The ultimate guide to Contentful webhooks

As web applications remain an integral and potent driving force of the digital age, developers, stakeholders, and end users can choose from a plethora of the newest technologies to support their applications. One of these tools is the webhook, which virtually any web app can integrate to create dynamic and responsive content. 

What are webhooks?

Webhooks are a unidirectional mechanism that applications can use to talk to each other when a particular event occurs. Think of a webhook as an automated, one-way communication from one application to another. The first application sends the information to the receiver without waiting for a response. Then, it relies on the receiver to process this information. 

For example, you might use a content management system (CMS) platform to serve as a data source for your application. Ideally, when you update fields of the CMS and publish them, you want your application to know to look for these updates automatically. So, your CMS triggers a webhook that rebuilds the application to mirror the CMS.   

The one-way nature of webhooks differentiates them from many other communication systems, such as APIs. Though webhooks serve much of the same purpose as APIs, they’re less resource intensive and more efficient when you need to feed information somewhere asynchronously. 

APIs require both a request and a response, adding latency and possibly resulting in the need to poll for data with constant checks. In contrast, using webhooks eliminates the need to constantly check for new data. Instead, whenever a specific event occurs, the webhook automatically notifies you. Also, the one-way nature of webhooks enables multiple locations to receive the transmitted information simultaneously.

The use cases for webhooks primarily depend on what you want to achieve with your application. There are several ways you can use webhooks creatively to meet your goals. For example, with webhooks, you can listen for database changes for a user’s profile completion and then send an email to the user with welcome information, next steps, and so on. Additionally, you can integrate applications — such as Jira, Bitbucket, or a calendar application — with your messaging platform to enable receiving real-time updates. 

Now that you’re more familiar with the general idea behind webhooks, let’s explore how you can gain even more function and flexibility with Contentful webhooks.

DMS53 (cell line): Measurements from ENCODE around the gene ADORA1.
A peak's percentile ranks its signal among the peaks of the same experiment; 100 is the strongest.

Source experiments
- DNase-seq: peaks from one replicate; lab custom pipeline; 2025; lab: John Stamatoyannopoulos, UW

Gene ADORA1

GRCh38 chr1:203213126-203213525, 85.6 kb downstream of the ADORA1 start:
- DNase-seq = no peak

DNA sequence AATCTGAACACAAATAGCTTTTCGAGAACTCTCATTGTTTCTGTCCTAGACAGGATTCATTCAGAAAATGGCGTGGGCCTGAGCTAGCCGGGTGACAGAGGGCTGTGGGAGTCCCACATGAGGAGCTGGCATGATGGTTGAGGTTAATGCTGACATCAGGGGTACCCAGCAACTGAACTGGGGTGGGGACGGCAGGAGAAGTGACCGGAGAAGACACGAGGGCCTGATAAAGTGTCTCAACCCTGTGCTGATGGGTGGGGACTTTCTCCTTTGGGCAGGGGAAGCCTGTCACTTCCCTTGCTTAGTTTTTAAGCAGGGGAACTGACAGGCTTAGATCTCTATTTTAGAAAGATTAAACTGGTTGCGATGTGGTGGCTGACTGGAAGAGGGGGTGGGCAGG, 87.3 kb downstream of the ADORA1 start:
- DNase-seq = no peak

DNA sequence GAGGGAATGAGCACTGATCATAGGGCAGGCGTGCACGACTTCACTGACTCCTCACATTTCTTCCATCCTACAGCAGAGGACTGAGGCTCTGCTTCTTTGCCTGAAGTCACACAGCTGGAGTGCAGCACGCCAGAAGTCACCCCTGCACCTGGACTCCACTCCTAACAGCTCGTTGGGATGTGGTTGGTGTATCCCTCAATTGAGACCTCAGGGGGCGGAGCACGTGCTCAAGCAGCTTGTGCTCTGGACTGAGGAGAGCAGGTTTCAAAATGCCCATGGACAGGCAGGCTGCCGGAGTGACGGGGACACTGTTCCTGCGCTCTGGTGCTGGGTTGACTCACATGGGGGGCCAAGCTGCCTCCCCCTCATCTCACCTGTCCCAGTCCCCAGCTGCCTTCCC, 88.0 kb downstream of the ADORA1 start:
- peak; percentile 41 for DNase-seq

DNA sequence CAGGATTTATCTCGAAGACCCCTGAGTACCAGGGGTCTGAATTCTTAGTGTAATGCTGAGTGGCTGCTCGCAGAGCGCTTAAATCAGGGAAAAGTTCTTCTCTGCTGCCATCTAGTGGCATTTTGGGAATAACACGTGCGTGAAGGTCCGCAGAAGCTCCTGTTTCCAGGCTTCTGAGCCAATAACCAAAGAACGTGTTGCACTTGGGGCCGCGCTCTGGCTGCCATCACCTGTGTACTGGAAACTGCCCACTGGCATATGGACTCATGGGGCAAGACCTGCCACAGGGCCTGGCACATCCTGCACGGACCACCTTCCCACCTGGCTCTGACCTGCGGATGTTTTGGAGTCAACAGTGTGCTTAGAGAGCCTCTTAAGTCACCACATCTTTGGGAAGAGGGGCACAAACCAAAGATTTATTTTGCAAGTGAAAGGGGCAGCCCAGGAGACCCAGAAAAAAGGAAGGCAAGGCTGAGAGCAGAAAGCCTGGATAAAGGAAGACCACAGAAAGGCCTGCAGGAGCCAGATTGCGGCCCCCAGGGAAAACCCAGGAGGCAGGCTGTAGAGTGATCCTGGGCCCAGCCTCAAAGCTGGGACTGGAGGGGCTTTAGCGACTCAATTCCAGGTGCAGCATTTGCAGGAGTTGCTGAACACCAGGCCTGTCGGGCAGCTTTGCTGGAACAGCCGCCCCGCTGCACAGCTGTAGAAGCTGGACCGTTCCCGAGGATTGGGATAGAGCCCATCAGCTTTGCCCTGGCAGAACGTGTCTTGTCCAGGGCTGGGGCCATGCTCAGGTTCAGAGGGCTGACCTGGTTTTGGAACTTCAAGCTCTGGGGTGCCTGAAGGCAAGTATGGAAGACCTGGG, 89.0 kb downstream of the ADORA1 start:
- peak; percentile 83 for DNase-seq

How Contentful webhooks work

The one-way communication webhooks provide is ideal for a system like Contentful. Contentful webhooks enable updates to flow in real time, as any change occurring within the system can trigger a webhook. The webhook then sends information about these changes or updates to any number of systems.

This low-latency architecture provides much faster communication than a similar API-driven system, ensuring that any change to content within the system is immediately reflected in all connected systems.

Most Contentful webhooks are triggered when either a data, content model, or content state undergoes a change. As a result, any sites or apps listening for that webhook then immediately know they need to update. These functionalities provide the possibility of triggering a chat event, an update event for users, or the rebuilding of your Next.js or Gatsby static website. 

Contentful webhooks can be divided into five type categories: ContentType, Entry, Asset, Task, and Release. Moreover, each type supports a variety of actions. For example, for an Entry webhook, Contentful supports all potential actions: create, save, auto_save, archive, unarchive, publish, unpublish, and delete.

The table below displays the capabilities of each webhook type:

Type / Action

create

save

auto_

save

archive

unarchive

publish

unpublish

delete

ContentType

Yes

Yes

No

No

No

Yes

Yes

Yes

Entry

Yes

Yes

Yes

Yes

Yes

Yes

Yes

Yes

Asset

Yes

Yes

Yes

Yes

Yes

Yes

Yes

Yes

Task

Yes

Yes

No

No

No

No

No

No

Release

Yes

Yes

Yes

Yes

Yes

No

No

Yes

In addition to the types mentioned in the table, Contentful also offers some proprietary webhooks for release actions, bulk actions, and scheduled actions. Let’s explore each one of these and how you can use them.